This project established the potential of the water hyacinth plant (E. crassipes) to reduce water pollution, i.e. to alleviate the heavy metal contamination and eutrophication in polluted waterways; and to demonstrate its viability as a low-cost, efficient, and accessible alternative to expensive conventional wastewater treatment systems by subjecting the macrophytes in 20 various controlled conditions in a 20-liter fish tank. On the other hand, for the uncontrolled environment, an ambient water quality analysis was performed in the installed water hyacinth wetland systems in Estero de Binondo.

The heavy metal content of water hyacinths was expected to increase as they accumulated heavy metal, but the results of the on-site samplings in Estero de Binondo showed otherwise. The results of the laboratory-scale study showed that water hyacinth can accumulate copper, chromium, cyanide, and lead in its tissues, mostly in the roots and stolon.

Background and Problem

The PRRC is mandated to rehabilitate and restore the water quality of Pasig River and its tributaries to Class C level, based on Executive Order 54 series of 1999 and as amended by Executive Order 65. In line with this, the PRRC has embarked on testing and assessing the effectiveness of several pollution-reduction technologies. One of them is the use of water hyacinth, an invasive aquatic plant found in Pasig River and other water bodies throughout the country, to reduce heavy metals and nutrients in polluted waterways. The water hyacinth’s application in wastewater treatment has been studied for years, but a laboratory-scale and on-site study that exhibits and validates its efficiency in assimilating certain pollutants in the priority tributaries has yet to be conducted.

Solution and Impact

Water and water hyacinth samples were gathered regularly for the whole month of June 2016 to determine its impact on water quality improvement and capacity to bioaccumulate heavy metals. The water hyacinth’s root, stolon, petiole, and leaf were tested for copper, chromium, lead, and cyanide. Its ability to absorb nutrients was analyzed through the Total Nitrogen (N) and Total Phosphorus (P) content of the water. Meanwhile, a separate water quality analysis was performed in the water hyacinth wetland system in Estero de Binondo. A series of ambient water quality sampling was conducted in three sampling points within the project site. The water and water hyacinth samples from the site were subjected to the same tests as those from the controlled group.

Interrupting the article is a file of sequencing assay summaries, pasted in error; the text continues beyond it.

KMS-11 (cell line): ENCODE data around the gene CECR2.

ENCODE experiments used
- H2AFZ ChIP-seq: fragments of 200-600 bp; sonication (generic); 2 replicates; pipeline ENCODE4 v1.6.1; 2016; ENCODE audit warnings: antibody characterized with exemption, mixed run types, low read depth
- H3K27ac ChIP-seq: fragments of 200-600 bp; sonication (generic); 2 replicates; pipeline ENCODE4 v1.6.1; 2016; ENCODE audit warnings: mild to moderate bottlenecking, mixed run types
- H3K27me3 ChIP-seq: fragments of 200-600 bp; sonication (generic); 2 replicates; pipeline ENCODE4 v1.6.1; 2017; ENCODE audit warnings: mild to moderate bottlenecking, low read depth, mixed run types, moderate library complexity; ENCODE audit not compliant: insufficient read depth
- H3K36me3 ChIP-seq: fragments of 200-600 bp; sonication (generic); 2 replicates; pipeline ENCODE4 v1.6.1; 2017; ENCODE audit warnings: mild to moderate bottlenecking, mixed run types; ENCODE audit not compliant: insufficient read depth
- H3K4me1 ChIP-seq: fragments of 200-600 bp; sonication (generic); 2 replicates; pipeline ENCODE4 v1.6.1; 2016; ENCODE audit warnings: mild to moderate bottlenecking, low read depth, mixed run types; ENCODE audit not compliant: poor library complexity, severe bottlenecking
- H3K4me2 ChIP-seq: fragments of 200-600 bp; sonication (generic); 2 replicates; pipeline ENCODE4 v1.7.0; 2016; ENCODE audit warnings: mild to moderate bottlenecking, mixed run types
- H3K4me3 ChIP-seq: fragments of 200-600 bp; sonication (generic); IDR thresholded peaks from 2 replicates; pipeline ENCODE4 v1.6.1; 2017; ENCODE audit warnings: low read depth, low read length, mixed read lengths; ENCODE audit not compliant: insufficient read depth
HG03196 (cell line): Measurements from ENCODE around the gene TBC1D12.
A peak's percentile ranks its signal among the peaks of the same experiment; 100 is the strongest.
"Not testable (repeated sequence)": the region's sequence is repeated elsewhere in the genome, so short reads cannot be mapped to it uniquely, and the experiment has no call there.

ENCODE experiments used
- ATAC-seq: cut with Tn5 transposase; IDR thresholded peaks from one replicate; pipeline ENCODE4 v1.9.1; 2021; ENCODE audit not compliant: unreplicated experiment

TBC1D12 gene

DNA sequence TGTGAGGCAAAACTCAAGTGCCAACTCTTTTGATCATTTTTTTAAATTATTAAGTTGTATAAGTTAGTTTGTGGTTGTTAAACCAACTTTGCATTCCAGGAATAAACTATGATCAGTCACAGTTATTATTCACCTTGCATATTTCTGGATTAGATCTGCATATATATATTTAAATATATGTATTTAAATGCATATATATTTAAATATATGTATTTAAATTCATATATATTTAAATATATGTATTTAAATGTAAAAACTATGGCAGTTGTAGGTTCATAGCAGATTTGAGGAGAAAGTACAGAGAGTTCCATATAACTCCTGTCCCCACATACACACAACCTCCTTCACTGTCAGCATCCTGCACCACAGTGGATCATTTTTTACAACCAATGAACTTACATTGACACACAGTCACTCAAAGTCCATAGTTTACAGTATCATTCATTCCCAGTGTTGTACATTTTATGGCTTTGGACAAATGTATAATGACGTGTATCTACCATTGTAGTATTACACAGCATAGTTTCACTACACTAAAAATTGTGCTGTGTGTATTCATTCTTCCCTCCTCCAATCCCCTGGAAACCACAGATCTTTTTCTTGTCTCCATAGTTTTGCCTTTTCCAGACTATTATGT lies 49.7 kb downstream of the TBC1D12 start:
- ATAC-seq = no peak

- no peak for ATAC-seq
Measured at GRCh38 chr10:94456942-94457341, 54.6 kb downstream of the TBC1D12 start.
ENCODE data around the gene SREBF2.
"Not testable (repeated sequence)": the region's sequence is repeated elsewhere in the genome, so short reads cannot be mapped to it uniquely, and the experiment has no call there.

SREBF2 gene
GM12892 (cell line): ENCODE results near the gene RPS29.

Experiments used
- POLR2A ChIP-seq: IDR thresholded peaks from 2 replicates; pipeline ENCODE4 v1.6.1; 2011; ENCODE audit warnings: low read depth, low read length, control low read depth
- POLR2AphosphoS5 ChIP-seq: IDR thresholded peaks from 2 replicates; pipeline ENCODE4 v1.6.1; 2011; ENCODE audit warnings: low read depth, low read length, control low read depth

It was later found out that the water hyacinth wetland treatment system represents a viable low-cost treatment for heavy metal contamination in Pasig River and its tributaries. Findings in previous studies also substantiate the effectiveness of the water hyacinth in improving the water quality of deteriorated bodies of water. It is highly efficient and accessible. It also exhibits low operating cost, so it is easy to replicate, replace, or remove if needed.  However, due to its invasive nature, it must be subjected to a controlled, floating, and manageable habitat.


The project installed operational constructed wetland system with water hyacinth in Estero de Binondo including the design of the laboratory-scale set-up in Talayan, Quezon City. Complete fabrication, installation and placement of water hyacinth are accomplished within the planned timeline which is eventually followed by the laboratory-scale study on the bioaccumulation of heavy metals and nutrient absorption potential of the water hyacinth plant.

PRRC also monitored the trained members of the community with regard to handloom weaving (with the harvested water hyacinth as the raw material) which is a potential source of livelihood for the communities in the area. PRRC also conducted consultation with the Department of Science and Technology (DOST) as well as the Department of Trade and Industry (DTI) in marketing the products produced. Orientation and collaboration with the local government, stakeholders, and beneficiaries are also continuous.

Note: This initiative is based on the Public Management Development Program (PMDP) Re-Entry Plan of Ms. Merliza S. Bonga of the PMDP Middle Manager Class Batch 10 (Binhi).